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Business Spotlight: Family Affair

Third generation of Carson-Mitchell Inc. assumes new leadership roles

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Chris and Jason Carson have come a long way since the days of pushing a broom around the warehouses of their family’s longtime construction business.

The cousins are the third generation to work – and now have a leadership role – in Carson-Mitchell Inc., started in 1946 by their grandfather, Chester Carson, along with partner Larry Mitchell. Although Mitchell left the company years later, the combined name has remained the same. Carson’s sons, Chester “Kit,” Jim and Doug, came on board during the late ‘60s and early ‘70s, eventually assuming management and ownership positions.

Both Chris and Jason dabbled some in the family business during the summers when they attended high school but weren’t pushed into doing so. The desire to follow in the footsteps of their fathers just naturally developed, Jason says.

“They just wanted us to do what we wanted to do,” he says.

Jason began working full-time at Carson-Mitchell in 2001, followed by Chris in 2003. In May, the cousins took on new titles – Jason as CEO and Chris as company president. Both also became co-owners.

“My dad (Kit) is 75 and Jim’s 72, I think, and they both started realizing they might want to spend some of the healthy years they have left doing fun stuff,” Chris says, adding Kit and Jim keep an office at the company’s East Division Street location and continue to work part time. The company occupies 9 acres, with 6 acres dedicated to warehouse space, equipment sheds and storage.

Project pursuits
Chris declined to disclose 2017 revenue but says last year was a strong one. The company was awarded $28 million in contracts through 10 major projects and 20 minor projects, according to Springfield Business Journal reporting.

He says big projects generally are $5 million or more, which includes awarded contract and cost to complete, and smaller projects typically come in between $100,000-$500,000. Of those, he says, Carson-Mitchell likes to tackle at least a couple of the bigger projects and a half dozen smaller projects annually.

Jason estimates 75 percent of the firm’s work is public projects, with Missouri State University, city of Springfield, city of Branson, City Utilities and Taney County as some of its bigger clients. Carson-Mitchell focuses on a four-state region of Missouri, Arkansas, Oklahoma and Kansas, but about 90 percent of business comes from southwest Missouri. Some of its projects include renovation of MSU’s Hill Hall, and construction of CoxHealth’s three-story parking structure, and the Branson RecPlex.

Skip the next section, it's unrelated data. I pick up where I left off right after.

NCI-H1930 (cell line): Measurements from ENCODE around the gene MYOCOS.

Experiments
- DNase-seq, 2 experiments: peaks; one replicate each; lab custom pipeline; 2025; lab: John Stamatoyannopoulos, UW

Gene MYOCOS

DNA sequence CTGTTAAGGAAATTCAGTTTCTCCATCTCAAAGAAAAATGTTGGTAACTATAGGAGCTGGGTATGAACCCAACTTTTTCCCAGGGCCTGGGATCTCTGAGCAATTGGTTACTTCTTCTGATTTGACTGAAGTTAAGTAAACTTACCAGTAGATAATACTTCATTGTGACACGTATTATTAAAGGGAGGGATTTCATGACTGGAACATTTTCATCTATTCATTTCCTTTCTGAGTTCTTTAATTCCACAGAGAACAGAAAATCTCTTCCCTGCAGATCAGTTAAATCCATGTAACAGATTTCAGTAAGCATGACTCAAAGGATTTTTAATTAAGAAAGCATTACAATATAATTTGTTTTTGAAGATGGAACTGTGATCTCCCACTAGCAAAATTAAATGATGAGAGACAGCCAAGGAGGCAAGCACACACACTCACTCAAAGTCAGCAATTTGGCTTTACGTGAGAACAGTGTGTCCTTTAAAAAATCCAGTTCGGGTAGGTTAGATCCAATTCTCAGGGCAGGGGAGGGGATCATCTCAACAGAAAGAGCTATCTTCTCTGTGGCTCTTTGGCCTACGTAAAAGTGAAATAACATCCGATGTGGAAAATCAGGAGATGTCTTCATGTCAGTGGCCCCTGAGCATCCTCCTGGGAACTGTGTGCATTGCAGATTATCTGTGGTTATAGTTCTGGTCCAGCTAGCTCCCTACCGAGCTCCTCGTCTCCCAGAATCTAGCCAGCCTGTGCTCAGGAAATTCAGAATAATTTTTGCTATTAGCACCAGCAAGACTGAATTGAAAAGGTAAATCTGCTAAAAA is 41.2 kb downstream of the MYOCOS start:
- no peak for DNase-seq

“We still perform public work where we’ve got a lot of things our people can actually do,” Chris says. “We also try to work difficult projects where not everybody has the internal staff to figure it out. That’s something we can pride ourselves on is that we have a technical group of guys – and we’re technical ourselves – to tackle the kind of job that nobody else really knows either how to do it, or more importantly sometimes, how to price it, how to bid on it.”

Another point of pride for the company is the relationships it has built over the past seven-plus decades with customers, sellers and suppliers.

Jason Baer, branch manager for the Springfield location of Berry Tractor & Equipment Co., established a business relationship with Carson-Mitchell in 1998 and has been renting and selling heavy construction equipment to the company since 2001.

“I always do some sort of business with them every year,” Baer says, adding bulldozers, excavators and haul trucks are the typical types of equipment he rents or sells to the company. Price ranges for those total $10,000-$50,000 per month on any particular project. Baer says he sometimes checks in on the Carsons to inquire about equipment needs, while other times he’ll get a call from them when they’re in the midst of a project.

“My business, especially in heavy construction, is all built on relationships,” Baer says. “If they call me, I will do what I can to take care of them.”

One piece of equipment Carson-Mitchell does not need to rent is cranes, as the firm has compiled a fleet of six over the past 20 years, with lifting capacities ranging from 8-350 tons and a reach up to 400 feet. It also employs six trained operators and 12 certified riggers for the equipment, which it rents out. While declining to disclose financial information regarding the firm’s purchase and maintenance of the cranes over the years, the Carsons agree the investment has paid for itself. But just to provide an example, Chris says the average brand-new 100-ton hydraulic truck crane can cost nearly $1 million.

Room to grow
Nearly 70 employees were on staff last year, but that total has been reduced in 2018 to 40 – a number Chris says is more average for the company. Last year, the firm needed more concrete flatwork technicians and finishers, along with demolition crews on major projects for MSU and in Branson, he says, which led to the uptick in employees. Once those projects concluded, staff size was reduced.

But Chris says last year proved the company can handle a larger staff when the workload calls for it and has room to grow quickly in its current building if necessary.

“We’re optimistic about next year,” Jason says. “It’s hard to predict much further out beyond that.”

So is the fourth generation of the family being groomed for another succession plan down the road? Too early to tell, says Chris. Both he and Jason have sons, but none are older than 10, and therefore future career thoughts are likely far from their children’s minds at this point.

“They just know we build stuff and have fancy cranes,” he says.


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